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Acer XG270HU 27-inch FreeSync Monitor Review

We’ve had G-Sync monitors for many months now, but AMD fans had to wait for FreeSync screens. Today we’re looking at Acer’s 27-inch QHD XG270HU.

Viewing Angles, Uniformity, Response And Lag

To learn how we measure screen uniformity, please click here.

This is usually the place where we lament the lack of IPS panels in the gaming segment. With a few exceptions, TN is still the tech of choice for a fast screen. By using the latest AU Optronics part, however, Acer delivers one of the best twisted-nematic monitors we’ve tested. You won’t mistake it for IPS or VA, but it’s rare that we can see all of the dark steps in both the side and top-down photos. While the color shift is obvious, very little detail is lost when moving off-center in the horizontal plane. It's weaker vertically, but you can see the steps there too. You won’t have to feel like you’re settling for TN as much with the XG270HU.

Screen Uniformity: Luminance

Although the numerical result in our black test is disappointing, it’s almost entirely due to a center-screen hotspot. The surrounding zones are much more uniform. There is no visible patchiness or light bleed, just a barely visible glow in the middle. And it’s not something that will bother you in real-world use.

Here’s the white field measurement:

The white field test shoots the XG270HU to the top of the group with an 8.8% result. There are no visible bright or dim areas.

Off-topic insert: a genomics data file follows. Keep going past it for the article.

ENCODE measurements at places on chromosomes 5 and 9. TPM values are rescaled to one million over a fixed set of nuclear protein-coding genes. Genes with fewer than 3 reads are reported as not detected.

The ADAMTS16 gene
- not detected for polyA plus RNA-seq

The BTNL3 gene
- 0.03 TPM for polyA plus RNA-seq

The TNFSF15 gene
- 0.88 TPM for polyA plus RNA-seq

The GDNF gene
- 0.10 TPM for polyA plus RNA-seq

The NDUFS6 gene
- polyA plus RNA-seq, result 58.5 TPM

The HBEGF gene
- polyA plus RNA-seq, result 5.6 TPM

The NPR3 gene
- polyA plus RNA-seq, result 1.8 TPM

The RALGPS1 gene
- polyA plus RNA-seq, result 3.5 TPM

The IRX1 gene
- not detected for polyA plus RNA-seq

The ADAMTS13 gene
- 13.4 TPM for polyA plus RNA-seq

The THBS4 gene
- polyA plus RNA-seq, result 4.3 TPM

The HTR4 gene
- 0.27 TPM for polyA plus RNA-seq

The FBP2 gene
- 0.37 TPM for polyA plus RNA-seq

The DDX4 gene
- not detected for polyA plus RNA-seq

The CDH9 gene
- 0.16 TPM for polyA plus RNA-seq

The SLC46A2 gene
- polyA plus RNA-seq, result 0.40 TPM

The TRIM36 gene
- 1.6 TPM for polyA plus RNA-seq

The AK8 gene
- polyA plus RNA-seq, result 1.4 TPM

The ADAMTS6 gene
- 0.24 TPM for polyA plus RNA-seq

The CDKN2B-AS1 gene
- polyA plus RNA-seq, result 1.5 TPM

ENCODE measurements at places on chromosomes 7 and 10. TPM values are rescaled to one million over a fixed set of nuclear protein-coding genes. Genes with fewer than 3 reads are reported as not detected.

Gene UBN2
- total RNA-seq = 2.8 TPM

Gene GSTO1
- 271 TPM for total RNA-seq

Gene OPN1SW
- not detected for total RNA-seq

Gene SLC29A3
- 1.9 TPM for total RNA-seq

Screen Uniformity: Color

If a monitor scores over three in this test, it means you can see slight color tint in parts of the 80-percent white field pattern. We didn't observe any, but our i1 Pro spectrophotometer did. It mainly picked up errors along the top of the screen.

Pixel Response And Input Lag

To perform these tests, we use a high-speed camera that shoots at 1000 frames per second. Analyzing the video frame-by-frame allows us to observe the exact time it takes to go from a zero percent signal to a 100% white field.

Testing a 144Hz gaming monitor means we can’t use the AccuPel generator, which is limited to 60Hz. So, we hooked the XG270HU up to a Radeon R9 285-equipped PC and filmed a mouse movement that triggers the field pattern’s appearance. Since this is less precise than using the generator, we average five measurements. Here’s the screen draw result:

With a panel this responsive, the absence of blur reduction isn't really missed. All of the screens in this group have it except for Acer's. And as you can see, the contenders present near-identical performance. Moreover, we observe no evidence of FreeSync slowing panel response. It was turned on for every benchmark.

Here are the lag results:

The LG 24GM77 is likely to be our input lag champ for the foreseeable future. Still, 10 extra milliseconds are hardly a deal-breaker. Playing FPS titles that require hair-trigger reflexes is great on the XG270HU. And with the super-smooth motion provided by FreeSync, you’ll never want to go back to a fixed-refresh monitor.


As with our previous review of the BenQ XL2730Z, enabling FreeSync is simply a matter of checking the appropriate box in AMD's Catalyst Control Center.

Once we did this, the feature worked perfectly in the games we tried. There were no tears present and we could leave the refresh rate at 144Hz. Most G-Sync monitors top out at 120Hz (unless you turn rate-matching off) so this is a plus for FreeSync, especially as graphics cards achieve higher frame rates.

Christian Eberle is a Contributing Editor for Tom's Hardware US. He's a veteran reviewer of A/V equipment, specializing in monitors.